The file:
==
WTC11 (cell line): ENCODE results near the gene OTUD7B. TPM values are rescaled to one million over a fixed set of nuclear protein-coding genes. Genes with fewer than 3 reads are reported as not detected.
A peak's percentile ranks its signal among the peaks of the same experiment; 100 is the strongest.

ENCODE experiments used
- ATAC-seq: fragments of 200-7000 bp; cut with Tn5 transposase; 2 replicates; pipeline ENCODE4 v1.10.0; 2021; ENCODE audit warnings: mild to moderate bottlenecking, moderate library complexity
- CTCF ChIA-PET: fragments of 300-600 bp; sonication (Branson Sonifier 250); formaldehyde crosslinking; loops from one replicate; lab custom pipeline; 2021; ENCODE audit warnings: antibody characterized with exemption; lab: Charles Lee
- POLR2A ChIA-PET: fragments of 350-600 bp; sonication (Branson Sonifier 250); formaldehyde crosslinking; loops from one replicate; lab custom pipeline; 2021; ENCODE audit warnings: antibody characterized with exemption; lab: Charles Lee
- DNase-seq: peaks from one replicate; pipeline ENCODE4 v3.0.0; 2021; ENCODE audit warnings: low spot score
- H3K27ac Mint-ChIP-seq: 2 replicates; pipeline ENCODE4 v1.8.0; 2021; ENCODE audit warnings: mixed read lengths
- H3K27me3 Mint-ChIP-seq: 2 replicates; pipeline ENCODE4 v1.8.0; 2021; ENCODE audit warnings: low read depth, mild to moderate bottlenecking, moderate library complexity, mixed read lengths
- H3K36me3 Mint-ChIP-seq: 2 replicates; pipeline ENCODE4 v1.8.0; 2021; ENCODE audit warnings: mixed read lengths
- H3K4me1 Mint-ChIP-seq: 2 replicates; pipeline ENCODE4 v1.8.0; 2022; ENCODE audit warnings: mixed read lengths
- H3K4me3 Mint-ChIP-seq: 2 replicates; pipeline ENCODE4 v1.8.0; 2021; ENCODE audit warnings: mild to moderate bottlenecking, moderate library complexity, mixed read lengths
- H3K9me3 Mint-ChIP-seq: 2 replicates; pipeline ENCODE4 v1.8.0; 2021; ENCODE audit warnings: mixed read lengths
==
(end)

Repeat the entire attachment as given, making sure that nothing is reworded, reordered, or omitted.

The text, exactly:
WTC11 (cell line): ENCODE results near the gene OTUD7B. TPM values are rescaled to one million over a fixed set of nuclear protein-coding genes. Genes with fewer than 3 reads are reported as not detected.
A peak's percentile ranks its signal among the peaks of the same experiment; 100 is the strongest.

ENCODE experiments used
- ATAC-seq: fragments of 200-7000 bp; cut with Tn5 transposase; 2 replicates; pipeline ENCODE4 v1.10.0; 2021; ENCODE audit warnings: mild to moderate bottlenecking, moderate library complexity
- CTCF ChIA-PET: fragments of 300-600 bp; sonication (Branson Sonifier 250); formaldehyde crosslinking; loops from one replicate; lab custom pipeline; 2021; ENCODE audit warnings: antibody characterized with exemption; lab: Charles Lee
- POLR2A ChIA-PET: fragments of 350-600 bp; sonication (Branson Sonifier 250); formaldehyde crosslinking; loops from one replicate; lab custom pipeline; 2021; ENCODE audit warnings: antibody characterized with exemption; lab: Charles Lee
- DNase-seq: peaks from one replicate; pipeline ENCODE4 v3.0.0; 2021; ENCODE audit warnings: low spot score
- H3K27ac Mint-ChIP-seq: 2 replicates; pipeline ENCODE4 v1.8.0; 2021; ENCODE audit warnings: mixed read lengths
- H3K27me3 Mint-ChIP-seq: 2 replicates; pipeline ENCODE4 v1.8.0; 2021; ENCODE audit warnings: low read depth, mild to moderate bottlenecking, moderate library complexity, mixed read lengths
- H3K36me3 Mint-ChIP-seq: 2 replicates; pipeline ENCODE4 v1.8.0; 2021; ENCODE audit warnings: mixed read lengths
- H3K4me1 Mint-ChIP-seq: 2 replicates; pipeline ENCODE4 v1.8.0; 2022; ENCODE audit warnings: mixed read lengths
- H3K4me3 Mint-ChIP-seq: 2 replicates; pipeline ENCODE4 v1.8.0; 2021; ENCODE audit warnings: mild to moderate bottlenecking, moderate library complexity, mixed read lengths
- H3K9me3 Mint-ChIP-seq: 2 replicates; pipeline ENCODE4 v1.8.0; 2021; ENCODE audit warnings: mixed read lengths